The bactericidal mechanism of action of the SK-03-92 antibiotic against Staphylococcus aureus and the eradication of SK-03-92-induced bacterial persistence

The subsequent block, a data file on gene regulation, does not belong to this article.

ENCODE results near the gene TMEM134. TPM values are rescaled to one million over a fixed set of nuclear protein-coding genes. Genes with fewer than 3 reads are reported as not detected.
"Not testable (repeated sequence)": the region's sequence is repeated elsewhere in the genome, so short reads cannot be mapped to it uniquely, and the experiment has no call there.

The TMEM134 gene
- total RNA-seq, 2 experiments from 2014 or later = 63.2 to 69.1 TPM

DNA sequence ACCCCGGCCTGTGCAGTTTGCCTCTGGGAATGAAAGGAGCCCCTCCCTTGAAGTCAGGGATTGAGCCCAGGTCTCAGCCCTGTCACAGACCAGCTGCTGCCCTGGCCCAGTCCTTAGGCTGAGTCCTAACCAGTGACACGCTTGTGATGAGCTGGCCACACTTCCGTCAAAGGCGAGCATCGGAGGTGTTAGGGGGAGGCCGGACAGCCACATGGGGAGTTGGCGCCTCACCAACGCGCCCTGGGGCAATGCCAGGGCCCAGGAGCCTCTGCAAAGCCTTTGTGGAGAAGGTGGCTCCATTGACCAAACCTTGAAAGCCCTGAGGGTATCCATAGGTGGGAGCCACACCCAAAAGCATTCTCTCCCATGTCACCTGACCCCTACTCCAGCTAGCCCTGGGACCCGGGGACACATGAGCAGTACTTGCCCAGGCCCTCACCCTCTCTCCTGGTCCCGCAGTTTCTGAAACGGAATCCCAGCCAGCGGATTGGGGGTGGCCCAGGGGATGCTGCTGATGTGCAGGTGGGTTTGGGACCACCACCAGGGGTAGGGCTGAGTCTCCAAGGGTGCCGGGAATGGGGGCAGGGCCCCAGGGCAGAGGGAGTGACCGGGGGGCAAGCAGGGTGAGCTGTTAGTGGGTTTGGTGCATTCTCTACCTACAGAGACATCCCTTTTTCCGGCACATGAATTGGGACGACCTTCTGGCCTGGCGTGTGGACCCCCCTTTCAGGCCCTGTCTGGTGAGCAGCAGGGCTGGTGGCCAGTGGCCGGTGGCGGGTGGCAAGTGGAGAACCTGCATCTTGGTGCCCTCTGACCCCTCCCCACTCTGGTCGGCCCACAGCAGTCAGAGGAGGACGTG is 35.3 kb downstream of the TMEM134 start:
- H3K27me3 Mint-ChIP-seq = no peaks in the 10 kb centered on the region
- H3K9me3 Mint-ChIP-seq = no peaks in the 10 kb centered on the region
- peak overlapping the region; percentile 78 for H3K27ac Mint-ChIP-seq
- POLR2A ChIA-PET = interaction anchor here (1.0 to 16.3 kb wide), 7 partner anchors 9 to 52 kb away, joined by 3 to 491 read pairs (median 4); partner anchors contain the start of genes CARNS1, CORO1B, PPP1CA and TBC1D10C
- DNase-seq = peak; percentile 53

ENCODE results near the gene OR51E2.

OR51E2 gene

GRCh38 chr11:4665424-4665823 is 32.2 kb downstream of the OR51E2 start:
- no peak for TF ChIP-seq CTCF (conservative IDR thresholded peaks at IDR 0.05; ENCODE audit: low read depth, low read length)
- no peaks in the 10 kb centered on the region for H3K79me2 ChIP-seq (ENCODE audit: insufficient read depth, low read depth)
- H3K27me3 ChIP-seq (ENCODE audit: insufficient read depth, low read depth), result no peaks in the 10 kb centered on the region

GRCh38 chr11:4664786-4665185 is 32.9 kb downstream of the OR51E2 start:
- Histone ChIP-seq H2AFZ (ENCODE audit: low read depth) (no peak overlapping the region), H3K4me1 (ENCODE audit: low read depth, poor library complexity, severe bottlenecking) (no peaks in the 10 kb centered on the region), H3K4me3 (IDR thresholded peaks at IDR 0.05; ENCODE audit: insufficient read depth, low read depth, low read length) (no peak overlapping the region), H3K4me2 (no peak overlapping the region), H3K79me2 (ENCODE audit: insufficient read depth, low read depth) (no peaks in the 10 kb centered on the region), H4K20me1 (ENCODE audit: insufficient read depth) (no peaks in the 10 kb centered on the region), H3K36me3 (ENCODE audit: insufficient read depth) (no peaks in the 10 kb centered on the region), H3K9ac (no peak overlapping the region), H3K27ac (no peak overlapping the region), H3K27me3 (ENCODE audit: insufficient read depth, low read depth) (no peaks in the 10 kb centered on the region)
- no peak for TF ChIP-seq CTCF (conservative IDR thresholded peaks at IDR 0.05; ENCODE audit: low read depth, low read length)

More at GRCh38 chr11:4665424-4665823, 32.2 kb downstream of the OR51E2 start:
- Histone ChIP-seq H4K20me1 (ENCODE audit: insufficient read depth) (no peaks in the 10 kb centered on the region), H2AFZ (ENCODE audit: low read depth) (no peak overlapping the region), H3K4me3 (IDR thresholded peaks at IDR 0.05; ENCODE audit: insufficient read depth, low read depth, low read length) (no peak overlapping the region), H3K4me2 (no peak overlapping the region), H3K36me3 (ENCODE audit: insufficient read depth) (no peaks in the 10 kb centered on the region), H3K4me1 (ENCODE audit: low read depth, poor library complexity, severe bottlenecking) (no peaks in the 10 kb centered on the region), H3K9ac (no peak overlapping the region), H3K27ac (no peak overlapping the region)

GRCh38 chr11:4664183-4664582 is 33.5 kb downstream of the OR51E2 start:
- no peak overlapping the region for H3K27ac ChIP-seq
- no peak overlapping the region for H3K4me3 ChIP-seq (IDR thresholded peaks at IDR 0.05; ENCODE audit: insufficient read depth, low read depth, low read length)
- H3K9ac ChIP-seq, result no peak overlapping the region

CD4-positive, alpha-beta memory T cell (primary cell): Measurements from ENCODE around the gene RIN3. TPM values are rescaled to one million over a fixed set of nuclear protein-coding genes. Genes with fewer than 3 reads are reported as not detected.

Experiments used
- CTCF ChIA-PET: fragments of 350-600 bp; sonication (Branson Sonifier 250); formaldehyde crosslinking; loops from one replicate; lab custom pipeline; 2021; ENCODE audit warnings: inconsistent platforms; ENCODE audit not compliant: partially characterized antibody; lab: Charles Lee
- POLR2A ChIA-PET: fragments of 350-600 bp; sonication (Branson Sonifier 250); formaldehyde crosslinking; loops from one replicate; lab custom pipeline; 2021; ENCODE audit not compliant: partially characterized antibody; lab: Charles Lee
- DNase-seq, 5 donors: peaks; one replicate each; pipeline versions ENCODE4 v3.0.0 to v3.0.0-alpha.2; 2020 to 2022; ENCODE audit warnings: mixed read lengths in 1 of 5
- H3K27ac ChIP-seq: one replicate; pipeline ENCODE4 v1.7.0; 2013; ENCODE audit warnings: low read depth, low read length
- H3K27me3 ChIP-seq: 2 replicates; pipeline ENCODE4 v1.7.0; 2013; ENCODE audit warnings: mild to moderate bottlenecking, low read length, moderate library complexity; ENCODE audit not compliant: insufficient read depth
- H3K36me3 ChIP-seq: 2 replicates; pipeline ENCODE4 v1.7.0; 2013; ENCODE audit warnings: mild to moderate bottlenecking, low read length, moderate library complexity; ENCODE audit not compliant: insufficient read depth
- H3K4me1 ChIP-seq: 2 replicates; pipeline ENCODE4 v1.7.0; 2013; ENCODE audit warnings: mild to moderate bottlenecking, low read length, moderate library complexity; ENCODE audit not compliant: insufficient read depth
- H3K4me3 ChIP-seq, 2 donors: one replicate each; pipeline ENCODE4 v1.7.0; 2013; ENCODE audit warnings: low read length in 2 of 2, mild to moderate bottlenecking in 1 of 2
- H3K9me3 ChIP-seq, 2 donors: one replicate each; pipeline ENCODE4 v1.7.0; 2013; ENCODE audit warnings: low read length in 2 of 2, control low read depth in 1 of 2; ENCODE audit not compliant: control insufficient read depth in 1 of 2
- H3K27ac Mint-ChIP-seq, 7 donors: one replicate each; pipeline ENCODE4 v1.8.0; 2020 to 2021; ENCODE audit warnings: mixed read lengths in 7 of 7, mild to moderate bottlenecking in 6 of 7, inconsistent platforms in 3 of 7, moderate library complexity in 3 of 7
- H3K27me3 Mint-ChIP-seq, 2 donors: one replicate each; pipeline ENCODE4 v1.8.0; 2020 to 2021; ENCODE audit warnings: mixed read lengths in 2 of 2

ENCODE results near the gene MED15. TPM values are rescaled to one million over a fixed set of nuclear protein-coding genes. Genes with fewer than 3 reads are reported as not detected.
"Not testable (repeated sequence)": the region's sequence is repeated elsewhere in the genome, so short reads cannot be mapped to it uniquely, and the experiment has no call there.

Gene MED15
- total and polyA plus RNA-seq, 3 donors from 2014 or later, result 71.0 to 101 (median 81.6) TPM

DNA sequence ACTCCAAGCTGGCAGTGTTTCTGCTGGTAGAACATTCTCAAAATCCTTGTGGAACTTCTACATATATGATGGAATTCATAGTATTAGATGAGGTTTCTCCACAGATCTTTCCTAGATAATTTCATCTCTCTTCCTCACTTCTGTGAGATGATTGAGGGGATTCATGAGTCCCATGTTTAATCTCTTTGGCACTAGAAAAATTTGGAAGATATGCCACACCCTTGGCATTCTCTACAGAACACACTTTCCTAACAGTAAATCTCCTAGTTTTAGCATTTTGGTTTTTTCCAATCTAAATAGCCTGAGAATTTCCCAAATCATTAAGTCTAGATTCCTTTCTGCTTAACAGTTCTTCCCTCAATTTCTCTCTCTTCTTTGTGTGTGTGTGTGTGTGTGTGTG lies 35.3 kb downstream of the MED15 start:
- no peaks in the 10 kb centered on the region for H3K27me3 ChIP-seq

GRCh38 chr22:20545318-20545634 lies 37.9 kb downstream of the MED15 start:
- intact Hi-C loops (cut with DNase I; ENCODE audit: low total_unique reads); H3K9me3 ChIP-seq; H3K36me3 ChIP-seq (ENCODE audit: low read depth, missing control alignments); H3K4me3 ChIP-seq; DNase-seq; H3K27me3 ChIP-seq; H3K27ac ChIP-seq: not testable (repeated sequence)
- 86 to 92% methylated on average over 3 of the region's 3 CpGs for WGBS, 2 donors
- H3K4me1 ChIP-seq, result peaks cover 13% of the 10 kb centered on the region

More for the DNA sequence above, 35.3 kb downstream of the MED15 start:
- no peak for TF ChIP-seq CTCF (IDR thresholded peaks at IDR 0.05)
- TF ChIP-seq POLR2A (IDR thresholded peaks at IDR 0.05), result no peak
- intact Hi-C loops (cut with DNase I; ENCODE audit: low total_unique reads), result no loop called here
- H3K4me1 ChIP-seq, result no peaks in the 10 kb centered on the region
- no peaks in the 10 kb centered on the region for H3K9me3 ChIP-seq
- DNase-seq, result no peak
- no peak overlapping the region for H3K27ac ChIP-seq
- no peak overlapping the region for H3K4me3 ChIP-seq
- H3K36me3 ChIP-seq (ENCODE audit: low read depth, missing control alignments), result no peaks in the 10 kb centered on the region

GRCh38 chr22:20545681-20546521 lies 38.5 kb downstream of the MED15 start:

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Infections caused by Staphylococcus aureus kill approximately 52 Americans every day and are particularly lethal when a biofilm has formed. The development of persister cells, and thus a chronic infection, further increases the chances of developing a lethal biofilm-associated infection. The SK-03-92 antibiotic is a promising drug that kills S. aureus, but the killing mechanism has not yet been characterized. Bioinformatic analysis indicated that SK-03-92 kills S. aureus by inducing late-stage competence, a phenomenon characterized by cell-death, increased biofilm production, and the development of persister cells. To test this, the supernatants of S. aureus exposed to SK-03-92 were recaptured and diluted to reduce the residual amount of drug to non-bactericidal levels. This material was named 3HSN (three-hour supernatant). Testing of 3HSN showed results consistent with the late-stage competence model. Namely, 3HSN exposure killed 91% more S. aureus than SK-03-92 alone and increased the output of biofilm produced by S. aureus by 20.7-fold per cell. A scheme to kill persister cells was also developed. We hypothesized that adding concentrated malate (pH ~ 7) to persister-inducing levels of SK-03-92 would force persister cells out of dormancy and allow SK-03-92 to kill 100% of the population. This hypothesis was confirmed experimentally. In sum, in silico and in vitro analysis indicated that SK-03-92 kills S. aureus by causing the cells to release a suicide-inducing pheromone, and the addition of 125 mM of malate to bactericidal levels of SK-03-92 produces a fully effective antibiotic that causes 100% cellular death.